Let’s talk about one of the most important documents in this entire endeavour – the deposited plan. Once again, keep in mind that there could be some differences regarding the application process between states.

So, what’s a deposited plan?

It’s a plan made from the filled and registered survey that enables the legal consolidation of two or more parcels. The deposited plan legally establishes the boundaries on the newly created land assembly.

To do this, you might want to enlist the services of experienced surveyors with many multi-lot subdivisions and lots of consolidation projects under their belt. They can advise you on how to increase your chances of approval when filing your paperwork.

Furthermore, you should also consider the fact that urban and rural consolidations might not have the same guidelines or application processes. Usually, rural lots are not as clearly defined, and they might even encompass roads, creeks, etc.

In these situations, the surveys are more specific. Thus, your deposited plan might not follow generic standard guidelines. For example, redefinition surveys could be required to relocate certain natural boundaries of creeks, rivers, and other ambiguous natural elements.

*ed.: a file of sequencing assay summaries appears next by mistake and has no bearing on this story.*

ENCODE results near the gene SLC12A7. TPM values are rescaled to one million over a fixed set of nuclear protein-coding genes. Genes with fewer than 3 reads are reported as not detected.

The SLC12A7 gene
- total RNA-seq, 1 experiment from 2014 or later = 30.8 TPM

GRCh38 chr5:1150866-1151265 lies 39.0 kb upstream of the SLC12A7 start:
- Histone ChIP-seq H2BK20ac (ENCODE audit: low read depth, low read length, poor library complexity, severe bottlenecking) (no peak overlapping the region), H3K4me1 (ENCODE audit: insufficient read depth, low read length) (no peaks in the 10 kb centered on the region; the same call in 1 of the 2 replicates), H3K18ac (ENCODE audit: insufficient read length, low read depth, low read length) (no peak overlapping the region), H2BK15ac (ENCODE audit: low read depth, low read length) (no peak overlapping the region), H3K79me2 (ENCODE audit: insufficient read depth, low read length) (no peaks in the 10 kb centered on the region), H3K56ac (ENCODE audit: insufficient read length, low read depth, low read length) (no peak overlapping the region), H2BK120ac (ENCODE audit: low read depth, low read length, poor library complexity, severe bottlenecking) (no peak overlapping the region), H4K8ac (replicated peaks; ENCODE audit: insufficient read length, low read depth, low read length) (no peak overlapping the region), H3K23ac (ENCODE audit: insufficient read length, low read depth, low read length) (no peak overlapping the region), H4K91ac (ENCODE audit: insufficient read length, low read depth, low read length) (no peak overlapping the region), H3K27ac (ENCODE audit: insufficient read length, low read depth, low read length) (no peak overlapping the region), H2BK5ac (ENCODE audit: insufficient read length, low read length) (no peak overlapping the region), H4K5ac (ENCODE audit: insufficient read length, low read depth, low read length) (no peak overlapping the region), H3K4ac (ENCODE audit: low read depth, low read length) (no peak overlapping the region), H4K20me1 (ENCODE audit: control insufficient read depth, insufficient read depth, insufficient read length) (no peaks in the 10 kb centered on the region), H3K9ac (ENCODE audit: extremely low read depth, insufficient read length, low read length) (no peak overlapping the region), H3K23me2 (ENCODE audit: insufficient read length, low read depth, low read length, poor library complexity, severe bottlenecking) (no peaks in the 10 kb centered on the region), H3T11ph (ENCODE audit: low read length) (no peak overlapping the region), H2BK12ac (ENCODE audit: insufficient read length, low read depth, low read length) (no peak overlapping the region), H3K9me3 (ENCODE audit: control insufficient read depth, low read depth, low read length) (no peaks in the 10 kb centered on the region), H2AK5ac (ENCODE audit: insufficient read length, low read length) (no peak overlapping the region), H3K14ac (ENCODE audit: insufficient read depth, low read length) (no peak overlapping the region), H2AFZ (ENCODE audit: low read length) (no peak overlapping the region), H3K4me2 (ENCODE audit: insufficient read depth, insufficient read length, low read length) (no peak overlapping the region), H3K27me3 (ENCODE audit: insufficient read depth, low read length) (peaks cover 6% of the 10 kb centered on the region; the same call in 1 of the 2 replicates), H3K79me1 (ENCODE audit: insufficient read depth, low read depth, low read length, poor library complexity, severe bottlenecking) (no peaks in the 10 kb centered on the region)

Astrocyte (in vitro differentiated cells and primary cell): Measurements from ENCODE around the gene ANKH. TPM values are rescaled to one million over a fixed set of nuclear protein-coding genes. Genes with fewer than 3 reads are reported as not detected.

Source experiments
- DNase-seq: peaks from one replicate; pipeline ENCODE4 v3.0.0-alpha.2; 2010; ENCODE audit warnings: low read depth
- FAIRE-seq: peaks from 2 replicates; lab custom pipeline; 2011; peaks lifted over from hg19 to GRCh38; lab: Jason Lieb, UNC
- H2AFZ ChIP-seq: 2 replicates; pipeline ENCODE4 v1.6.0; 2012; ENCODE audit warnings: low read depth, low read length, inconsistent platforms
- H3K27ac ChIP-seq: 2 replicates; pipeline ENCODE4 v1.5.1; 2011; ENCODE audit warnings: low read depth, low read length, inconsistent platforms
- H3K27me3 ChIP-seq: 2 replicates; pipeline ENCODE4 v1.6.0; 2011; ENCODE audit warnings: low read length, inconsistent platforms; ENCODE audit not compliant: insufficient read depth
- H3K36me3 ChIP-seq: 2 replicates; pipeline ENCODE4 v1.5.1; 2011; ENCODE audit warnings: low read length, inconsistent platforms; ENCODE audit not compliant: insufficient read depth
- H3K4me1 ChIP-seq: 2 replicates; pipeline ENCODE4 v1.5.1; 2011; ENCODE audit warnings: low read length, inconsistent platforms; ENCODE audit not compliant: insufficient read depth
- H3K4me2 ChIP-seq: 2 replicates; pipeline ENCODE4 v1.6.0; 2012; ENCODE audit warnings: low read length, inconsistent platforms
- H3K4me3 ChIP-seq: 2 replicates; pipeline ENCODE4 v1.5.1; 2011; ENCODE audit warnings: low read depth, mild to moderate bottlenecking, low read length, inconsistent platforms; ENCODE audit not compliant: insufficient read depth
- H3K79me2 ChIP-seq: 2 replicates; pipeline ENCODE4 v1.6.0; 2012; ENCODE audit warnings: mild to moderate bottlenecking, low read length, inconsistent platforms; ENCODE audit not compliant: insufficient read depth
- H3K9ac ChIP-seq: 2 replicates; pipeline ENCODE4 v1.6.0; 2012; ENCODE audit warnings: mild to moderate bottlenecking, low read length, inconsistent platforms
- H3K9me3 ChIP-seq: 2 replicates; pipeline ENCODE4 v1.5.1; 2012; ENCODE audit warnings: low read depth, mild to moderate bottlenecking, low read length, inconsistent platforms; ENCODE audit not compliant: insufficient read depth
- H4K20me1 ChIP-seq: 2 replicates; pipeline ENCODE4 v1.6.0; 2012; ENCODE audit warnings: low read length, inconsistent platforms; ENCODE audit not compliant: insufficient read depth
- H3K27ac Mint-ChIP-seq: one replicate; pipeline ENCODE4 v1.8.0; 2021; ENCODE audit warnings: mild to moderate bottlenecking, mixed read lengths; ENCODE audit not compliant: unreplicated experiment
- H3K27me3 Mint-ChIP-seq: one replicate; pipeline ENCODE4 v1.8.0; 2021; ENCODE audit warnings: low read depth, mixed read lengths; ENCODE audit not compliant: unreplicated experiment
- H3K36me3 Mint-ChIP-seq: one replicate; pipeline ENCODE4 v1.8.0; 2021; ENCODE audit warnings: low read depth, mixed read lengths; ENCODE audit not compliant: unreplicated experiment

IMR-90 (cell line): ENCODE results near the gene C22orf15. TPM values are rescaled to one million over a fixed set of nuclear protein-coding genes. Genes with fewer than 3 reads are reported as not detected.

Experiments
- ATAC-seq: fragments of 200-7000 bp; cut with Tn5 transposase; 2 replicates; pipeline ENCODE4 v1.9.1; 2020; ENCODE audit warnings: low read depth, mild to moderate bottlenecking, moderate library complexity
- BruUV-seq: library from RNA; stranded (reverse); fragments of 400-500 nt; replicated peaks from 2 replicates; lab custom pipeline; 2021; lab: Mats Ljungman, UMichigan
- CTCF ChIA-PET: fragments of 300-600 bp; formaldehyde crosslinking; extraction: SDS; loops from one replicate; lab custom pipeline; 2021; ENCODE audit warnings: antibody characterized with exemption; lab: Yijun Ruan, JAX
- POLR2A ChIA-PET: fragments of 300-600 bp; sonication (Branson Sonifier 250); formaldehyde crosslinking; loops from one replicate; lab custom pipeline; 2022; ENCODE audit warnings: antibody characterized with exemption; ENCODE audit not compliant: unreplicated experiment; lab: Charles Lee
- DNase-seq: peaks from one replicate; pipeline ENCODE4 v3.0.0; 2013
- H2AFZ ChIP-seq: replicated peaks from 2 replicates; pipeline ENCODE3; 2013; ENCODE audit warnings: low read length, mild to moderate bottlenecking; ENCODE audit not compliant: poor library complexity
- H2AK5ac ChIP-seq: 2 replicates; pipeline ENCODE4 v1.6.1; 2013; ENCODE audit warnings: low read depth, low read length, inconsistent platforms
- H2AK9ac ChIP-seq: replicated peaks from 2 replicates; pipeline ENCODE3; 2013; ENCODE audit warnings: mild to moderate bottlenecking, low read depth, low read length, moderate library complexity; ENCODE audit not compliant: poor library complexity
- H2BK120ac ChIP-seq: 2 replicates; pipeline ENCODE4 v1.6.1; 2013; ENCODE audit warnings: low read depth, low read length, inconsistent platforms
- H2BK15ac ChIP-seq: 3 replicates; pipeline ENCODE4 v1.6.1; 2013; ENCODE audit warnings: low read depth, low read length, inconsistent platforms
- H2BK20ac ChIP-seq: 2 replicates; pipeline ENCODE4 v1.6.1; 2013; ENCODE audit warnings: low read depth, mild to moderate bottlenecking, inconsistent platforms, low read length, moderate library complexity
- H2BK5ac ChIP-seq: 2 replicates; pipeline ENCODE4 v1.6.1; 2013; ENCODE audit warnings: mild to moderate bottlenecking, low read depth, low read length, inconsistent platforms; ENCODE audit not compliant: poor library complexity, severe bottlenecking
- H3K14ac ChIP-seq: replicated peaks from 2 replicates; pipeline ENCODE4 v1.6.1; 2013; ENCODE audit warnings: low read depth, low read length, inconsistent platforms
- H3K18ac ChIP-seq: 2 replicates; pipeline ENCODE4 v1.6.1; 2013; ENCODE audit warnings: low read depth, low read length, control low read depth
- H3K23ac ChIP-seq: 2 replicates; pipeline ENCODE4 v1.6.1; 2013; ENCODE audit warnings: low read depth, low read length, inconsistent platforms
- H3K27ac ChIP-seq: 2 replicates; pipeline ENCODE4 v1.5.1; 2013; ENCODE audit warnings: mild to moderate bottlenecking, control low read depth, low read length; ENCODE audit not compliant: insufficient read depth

Expand Your Opportunities Through Consolidation

Sure, breaking ground on a land assembly deal can be challenging. Even dealing with one piece of property can make your head spin regarding all the different rules and regulations. Adding more to the mix doesn’t sound too exciting until you realise the potential you can unlock.

Merging one or more parcels to gain “super” zoning rights and create more development opportunities is an option worth exploring. 

You could increase your profits considerably and maintain better margins. But only as long as you go through the application process in your area with a fine-tooth comb.

If you’re not sure where to start, we can help. 

Archistar can give you access to the largest planning and zoning data in Australia. You can explore detailed site information, look at listed and unlisted properties, and quickly determine what you can build and where you can do it.